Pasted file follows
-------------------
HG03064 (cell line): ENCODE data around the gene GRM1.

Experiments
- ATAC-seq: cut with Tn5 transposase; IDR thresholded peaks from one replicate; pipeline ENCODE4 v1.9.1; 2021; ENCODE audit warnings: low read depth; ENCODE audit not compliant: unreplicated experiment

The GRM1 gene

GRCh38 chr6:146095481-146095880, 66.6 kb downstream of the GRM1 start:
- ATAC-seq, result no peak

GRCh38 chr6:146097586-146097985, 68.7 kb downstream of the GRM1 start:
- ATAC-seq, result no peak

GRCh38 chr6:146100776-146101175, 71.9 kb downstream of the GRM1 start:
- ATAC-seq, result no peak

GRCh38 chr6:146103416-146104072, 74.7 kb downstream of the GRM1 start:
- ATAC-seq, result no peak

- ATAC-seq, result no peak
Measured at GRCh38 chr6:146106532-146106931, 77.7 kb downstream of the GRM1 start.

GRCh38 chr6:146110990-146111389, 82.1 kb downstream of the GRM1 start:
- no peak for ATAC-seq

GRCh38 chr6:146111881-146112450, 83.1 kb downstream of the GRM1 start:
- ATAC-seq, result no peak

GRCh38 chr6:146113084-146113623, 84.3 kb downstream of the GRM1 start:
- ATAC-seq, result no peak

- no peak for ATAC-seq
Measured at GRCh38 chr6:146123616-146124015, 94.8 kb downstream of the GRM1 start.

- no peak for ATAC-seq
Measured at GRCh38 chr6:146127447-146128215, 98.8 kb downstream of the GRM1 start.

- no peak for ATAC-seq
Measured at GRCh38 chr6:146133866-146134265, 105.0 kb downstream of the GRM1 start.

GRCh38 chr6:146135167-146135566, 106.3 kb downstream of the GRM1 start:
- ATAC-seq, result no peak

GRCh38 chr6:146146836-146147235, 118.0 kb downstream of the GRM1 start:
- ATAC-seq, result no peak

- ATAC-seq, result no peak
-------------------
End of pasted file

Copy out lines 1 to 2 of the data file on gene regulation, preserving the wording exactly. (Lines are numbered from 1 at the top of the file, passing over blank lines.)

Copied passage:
HG03064 (cell line): ENCODE data around the gene GRM1.

Experiments